Can Time Spent Playing Online Games Help Teens Develop Cultural Competency?
Gaming companies and learning experts often disagree on the effects of online gaming among teens.
Despite the fact that we have watched our children play online games for decades, and that a whole generation of gamers has grown up without civilization collapsing, there is still an intense fear among many that online gaming is "dangerous" and has no positive long-term value.
Every few weeks we come across stories from psychologists and others detailing how battling opponents in games like “World of WarCraft” can make children have violent tendencies. We have also heard stories about online video games making kids hyper and anti-social.
Within this backdrop, it is fairly safe to conclude that the fact that researchers today have begun looking into ways to introduce video games to accelerate classroom learning might be unnerving to many. And yet still others are able to extoll gaming’s virtues, including the authors of a 2014 American Psychological Association article, “The Benefits of Playing Video Games” which surveyed the landscape of video games. In it they identify four types of positive impact that video games have on the kids who play them: cognitive, motivational, emotional, and social.
Why would gaming be approved in schools in the first place, and can online gaming really help teens develop cultural competency? I will dive into this a bit deeper below.
One Path to Cultural Competence
The reason is simple – video gaming online appears to be one of the unique ways to cultivate cultural competence.
Our world is a connected world. Through television, travel, and the Internet we have opportunity to intersect with others around the globe in various capacities. Gaming online is another means of opportunity for youth to connect and team with people all over the world. The opportunity for leaders is to harness the potential of this reality to see that deeper learning takes place.
To live and thrive in this world, today’s children must learn the intricacies of a connected globe. Anthony Johnson, Director of the Center for Global Education at the Asia Society, calls this “global competence.”
Anthony makes it clear that if the current generation is serious about bringing the world together, which I also advocate for strongly, then they must arm the current youth with knowledge and skills in global competence.
But, What Exactly is Global Competence?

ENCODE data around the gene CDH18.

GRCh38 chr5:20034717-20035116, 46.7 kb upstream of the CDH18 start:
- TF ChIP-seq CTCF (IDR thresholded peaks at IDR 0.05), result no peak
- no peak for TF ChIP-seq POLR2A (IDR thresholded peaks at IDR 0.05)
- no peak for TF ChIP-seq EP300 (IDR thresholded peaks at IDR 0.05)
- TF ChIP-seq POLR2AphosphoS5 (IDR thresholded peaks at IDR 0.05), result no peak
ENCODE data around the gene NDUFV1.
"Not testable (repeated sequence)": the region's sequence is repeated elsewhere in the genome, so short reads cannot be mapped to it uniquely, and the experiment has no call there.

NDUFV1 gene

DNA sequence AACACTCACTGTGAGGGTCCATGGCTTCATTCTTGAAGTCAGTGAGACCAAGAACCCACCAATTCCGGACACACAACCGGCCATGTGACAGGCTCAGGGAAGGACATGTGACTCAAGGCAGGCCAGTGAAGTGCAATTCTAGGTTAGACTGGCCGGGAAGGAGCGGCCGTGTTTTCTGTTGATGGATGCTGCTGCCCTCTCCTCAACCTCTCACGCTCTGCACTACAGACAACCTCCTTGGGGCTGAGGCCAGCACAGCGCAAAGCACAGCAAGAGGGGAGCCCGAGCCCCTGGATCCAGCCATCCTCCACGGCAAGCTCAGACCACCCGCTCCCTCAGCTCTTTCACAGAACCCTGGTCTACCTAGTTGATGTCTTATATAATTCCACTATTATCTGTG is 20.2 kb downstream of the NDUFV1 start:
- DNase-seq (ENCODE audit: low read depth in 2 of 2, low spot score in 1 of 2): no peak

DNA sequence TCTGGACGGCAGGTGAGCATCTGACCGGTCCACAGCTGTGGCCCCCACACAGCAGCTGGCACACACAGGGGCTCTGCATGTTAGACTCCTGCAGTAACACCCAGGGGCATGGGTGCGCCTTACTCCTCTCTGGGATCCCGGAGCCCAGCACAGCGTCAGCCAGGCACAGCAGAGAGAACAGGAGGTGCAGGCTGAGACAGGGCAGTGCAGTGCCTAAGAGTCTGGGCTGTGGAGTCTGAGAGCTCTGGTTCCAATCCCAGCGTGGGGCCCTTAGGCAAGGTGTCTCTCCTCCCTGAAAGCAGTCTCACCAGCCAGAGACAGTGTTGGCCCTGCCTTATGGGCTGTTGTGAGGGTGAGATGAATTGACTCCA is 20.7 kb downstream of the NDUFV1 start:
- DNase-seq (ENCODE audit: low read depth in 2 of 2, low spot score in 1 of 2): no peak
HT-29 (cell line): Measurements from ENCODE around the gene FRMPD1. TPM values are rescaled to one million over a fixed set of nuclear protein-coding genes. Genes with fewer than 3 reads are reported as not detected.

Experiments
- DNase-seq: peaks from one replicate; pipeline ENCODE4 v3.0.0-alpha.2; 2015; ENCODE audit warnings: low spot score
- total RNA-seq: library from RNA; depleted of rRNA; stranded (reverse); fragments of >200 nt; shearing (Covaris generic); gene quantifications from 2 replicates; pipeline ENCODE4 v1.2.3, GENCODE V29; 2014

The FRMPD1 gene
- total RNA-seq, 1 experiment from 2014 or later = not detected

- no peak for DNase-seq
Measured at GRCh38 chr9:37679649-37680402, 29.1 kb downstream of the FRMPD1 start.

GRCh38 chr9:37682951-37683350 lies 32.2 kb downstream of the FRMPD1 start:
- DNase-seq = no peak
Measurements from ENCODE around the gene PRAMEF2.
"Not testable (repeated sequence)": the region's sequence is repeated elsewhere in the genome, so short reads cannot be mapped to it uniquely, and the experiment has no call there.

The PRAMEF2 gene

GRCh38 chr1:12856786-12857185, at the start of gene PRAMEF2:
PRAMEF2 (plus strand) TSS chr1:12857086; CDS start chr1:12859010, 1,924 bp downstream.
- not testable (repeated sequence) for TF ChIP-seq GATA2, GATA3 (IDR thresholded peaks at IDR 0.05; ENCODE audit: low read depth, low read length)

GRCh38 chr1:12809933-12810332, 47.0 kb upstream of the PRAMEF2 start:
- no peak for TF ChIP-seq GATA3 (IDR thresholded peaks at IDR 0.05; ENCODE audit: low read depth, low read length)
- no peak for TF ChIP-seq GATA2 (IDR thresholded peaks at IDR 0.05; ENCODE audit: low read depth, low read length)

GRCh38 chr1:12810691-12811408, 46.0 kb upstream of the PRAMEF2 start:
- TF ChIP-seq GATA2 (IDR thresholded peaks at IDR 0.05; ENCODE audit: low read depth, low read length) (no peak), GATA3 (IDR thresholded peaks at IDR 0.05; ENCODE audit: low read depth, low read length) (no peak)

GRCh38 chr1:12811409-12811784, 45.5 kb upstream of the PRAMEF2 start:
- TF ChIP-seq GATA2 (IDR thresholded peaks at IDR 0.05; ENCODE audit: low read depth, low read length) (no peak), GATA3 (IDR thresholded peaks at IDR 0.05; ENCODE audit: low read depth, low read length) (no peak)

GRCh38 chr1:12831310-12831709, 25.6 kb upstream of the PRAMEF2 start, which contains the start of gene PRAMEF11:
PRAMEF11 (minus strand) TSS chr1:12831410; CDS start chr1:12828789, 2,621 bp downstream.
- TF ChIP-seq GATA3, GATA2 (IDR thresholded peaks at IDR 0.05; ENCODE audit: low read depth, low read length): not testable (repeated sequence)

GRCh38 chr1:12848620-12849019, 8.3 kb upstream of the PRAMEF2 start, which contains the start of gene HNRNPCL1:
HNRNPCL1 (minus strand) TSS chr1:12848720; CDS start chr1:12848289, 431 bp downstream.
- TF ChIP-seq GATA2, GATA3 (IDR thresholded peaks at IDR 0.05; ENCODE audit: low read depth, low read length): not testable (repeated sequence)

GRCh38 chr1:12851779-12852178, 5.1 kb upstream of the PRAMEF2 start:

I was reminded of the Asia Society’s excellent framework in a recent related session I attended while keynoting at the ASCD conference last month. Their recent report titled “Teaching for Global Competence in a Rapidly Changing World" defines global competence as a combination of four domains, which are the ability to:
1. Explore local, intercultural, and global issues
A globally competent individual combines knowledge about the world with critical reasoning whenever they form opinions about a global problem.
2. Understand and appreciate the perspectives and worldviews of others
Being globally competent brings with it a willingness to look at global problems from different perspectives.
3. Engage in appropriate, open, and effective interactions across cultures
When you are globally competent, you can engage in respectful dialogue without undermining marginalized groups.
4. Take action for collective well-being and sustainable development
Globally competent individuals are ready and willing to respond to local, global, or intercultural issues for the common good.
Conclusion: Online Games Can Teach Many of These Skills
Games can help kids appreciate cultural diversity and become global thinkers. Game play online often requires teaming and that can be with anyone, anywhere around the world. Unique partnerships can develop, which while simple and focused on game play, actually do lay a foundation for global cooperation. Online gaming can be one method, among many, that can assist and provide young people with simple skills in cultural competence. When reflected on and combined with other methods, such as my Ravi Unites Schools initiative, the overall effect and impact can be significant.
What is needed is the intention to provide stakeholders with the necessary insight to make video gaming a tool that we can confidently use to teach cultural competence as we seek to prepare the future generation for a peaceful and economically productive coexistence. I aim to provide some of that intentional insight into how to utilize what currently engages youth via my keynotes and to help educators turn experiences like these into deeper learnings about cultural competence.
Does this topic pique your interest? Consider booking Ravi for a keynote at your next education leadership meeting or conference. Get the conversation started by reaching out to Ravi at raviunites.com/contact.